Firm claims it has not agreed to sign up to government payment initiative, despite business department claiming that it had

paul sheffield

Paul Sheffield

The government’s Construction Payment Charter has suffered a blow after it emerged that Kier has not agreed to sign up to the charter, despite the business department claiming it had.

The Department for Business Innovation and Skills (BIS) unveiled the details of the construction payment charter, drawn up by the Construction Leadership Council, last month.

The charter commits clients and main contractors who sign up to pay all suppliers within 60 days immediately. This would then be reduced to 45 days from June 2015 and to 30 days by January 2018.

In a statement launching the charter, BIS said Kier was among nine firms that had “agreed to sign up to the charter”, along with Laing O’Rourke, Skanska and a number of major clients.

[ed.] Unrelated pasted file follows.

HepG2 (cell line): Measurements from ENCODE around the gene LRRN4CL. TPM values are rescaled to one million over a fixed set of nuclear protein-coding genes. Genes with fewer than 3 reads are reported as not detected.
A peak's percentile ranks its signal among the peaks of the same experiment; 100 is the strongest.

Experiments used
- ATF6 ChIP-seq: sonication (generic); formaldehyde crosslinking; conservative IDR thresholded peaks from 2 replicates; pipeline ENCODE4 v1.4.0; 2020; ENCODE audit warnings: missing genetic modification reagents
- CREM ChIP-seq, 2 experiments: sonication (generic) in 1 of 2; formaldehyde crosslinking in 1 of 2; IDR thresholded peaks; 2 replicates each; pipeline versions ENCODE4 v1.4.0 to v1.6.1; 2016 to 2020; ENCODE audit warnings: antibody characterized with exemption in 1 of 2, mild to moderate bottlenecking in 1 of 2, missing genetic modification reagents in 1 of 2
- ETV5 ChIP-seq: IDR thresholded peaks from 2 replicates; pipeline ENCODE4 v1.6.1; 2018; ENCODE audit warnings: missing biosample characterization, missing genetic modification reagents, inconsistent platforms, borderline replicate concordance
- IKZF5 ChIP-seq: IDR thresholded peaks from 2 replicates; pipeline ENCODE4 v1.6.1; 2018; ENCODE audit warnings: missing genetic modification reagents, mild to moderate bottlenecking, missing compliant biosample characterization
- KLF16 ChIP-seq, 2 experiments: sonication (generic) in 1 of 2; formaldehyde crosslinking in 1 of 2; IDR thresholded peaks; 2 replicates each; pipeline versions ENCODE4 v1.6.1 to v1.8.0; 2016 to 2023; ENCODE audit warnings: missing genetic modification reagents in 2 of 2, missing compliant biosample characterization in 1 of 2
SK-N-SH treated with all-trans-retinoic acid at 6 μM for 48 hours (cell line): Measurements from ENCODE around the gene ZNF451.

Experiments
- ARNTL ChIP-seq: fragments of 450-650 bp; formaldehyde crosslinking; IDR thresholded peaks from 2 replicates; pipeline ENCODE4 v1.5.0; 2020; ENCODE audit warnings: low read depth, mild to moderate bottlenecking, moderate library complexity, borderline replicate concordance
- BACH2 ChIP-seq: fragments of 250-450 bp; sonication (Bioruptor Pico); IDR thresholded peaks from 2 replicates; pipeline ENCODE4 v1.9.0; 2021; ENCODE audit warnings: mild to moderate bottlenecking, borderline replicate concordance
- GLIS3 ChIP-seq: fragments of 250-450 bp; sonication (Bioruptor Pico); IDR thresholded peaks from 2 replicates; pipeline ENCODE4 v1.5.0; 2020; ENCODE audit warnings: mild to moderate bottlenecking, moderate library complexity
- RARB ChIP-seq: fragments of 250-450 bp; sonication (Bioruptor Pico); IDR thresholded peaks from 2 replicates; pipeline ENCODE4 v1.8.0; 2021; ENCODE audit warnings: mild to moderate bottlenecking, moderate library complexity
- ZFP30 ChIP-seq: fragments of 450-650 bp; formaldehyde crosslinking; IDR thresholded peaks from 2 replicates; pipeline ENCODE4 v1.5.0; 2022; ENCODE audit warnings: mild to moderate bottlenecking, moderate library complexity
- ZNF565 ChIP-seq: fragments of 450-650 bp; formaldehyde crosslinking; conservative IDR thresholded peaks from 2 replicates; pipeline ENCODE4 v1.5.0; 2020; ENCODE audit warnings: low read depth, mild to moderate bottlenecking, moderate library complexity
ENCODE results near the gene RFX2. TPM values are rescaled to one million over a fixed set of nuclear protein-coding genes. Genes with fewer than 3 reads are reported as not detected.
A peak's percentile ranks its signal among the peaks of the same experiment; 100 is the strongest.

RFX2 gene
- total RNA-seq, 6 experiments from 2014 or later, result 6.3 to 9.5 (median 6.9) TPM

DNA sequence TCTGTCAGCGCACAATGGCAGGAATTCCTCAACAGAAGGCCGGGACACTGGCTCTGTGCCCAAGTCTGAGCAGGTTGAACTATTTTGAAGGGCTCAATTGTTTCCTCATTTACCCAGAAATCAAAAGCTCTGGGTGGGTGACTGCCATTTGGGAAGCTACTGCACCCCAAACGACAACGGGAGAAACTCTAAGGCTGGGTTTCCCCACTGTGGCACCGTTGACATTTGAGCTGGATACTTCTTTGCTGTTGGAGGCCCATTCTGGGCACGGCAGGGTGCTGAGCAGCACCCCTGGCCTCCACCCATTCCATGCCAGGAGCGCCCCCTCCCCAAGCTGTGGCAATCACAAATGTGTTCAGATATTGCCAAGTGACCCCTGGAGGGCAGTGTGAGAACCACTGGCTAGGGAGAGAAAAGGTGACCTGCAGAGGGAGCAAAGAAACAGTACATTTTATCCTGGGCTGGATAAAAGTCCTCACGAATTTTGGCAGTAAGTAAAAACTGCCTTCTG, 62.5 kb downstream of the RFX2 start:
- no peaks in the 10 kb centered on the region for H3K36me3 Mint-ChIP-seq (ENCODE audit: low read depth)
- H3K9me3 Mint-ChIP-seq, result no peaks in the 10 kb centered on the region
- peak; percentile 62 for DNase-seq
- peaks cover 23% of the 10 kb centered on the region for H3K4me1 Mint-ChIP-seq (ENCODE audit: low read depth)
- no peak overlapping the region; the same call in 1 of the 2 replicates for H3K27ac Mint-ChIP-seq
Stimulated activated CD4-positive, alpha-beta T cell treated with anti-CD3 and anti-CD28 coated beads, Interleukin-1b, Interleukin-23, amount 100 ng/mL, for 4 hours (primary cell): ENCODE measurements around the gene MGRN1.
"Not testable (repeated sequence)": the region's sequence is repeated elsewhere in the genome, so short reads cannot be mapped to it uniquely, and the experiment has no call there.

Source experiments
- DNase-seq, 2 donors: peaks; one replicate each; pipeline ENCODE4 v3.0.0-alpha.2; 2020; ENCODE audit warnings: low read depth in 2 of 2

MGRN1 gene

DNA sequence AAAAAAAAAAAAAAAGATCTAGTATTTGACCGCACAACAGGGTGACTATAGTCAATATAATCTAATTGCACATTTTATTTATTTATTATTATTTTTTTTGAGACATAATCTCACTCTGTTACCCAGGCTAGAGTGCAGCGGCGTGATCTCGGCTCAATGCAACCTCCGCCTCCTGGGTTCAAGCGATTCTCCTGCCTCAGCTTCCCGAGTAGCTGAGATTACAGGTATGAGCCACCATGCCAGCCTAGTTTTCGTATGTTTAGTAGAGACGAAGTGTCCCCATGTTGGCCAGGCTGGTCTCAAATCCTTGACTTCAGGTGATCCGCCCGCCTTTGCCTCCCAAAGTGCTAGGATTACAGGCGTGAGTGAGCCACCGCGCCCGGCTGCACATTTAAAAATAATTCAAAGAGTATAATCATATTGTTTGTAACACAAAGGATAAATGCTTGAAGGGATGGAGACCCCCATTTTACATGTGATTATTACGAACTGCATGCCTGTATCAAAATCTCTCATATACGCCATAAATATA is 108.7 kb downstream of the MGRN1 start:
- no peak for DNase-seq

But this week Kier, one of the UK’s largest contractors, said it had not signed up to the charter nor had it agreed to do so.

A Kier spokeswoman said that while the firm was “very supportive of the principle of fair payment terms across the supply chain […] we haven’t signed the charter, as we believe that we need commitment from the wider supply chain to make the principle work in practice”.

Building understands the £2bn-turnover firm holds concerns over a number of aspects around how the charter will operate, including how shorter payment periods may affect the company’s cash flow.

Paul Sheffield, chief executive of Kier (pictured), has previously voiced concerns about the use of project bank accounts, which will become more widespread under the charter, saying they could make it “impossible for tier one contractors to generate significant cash surplus on projects”.

A BIS spokeswoman insisted this week that Kier was “committed to supporting the charter”.

But she added: “No one has been asked to sign the payment charter, not least because monitoring arrangements are yet to be put in place.”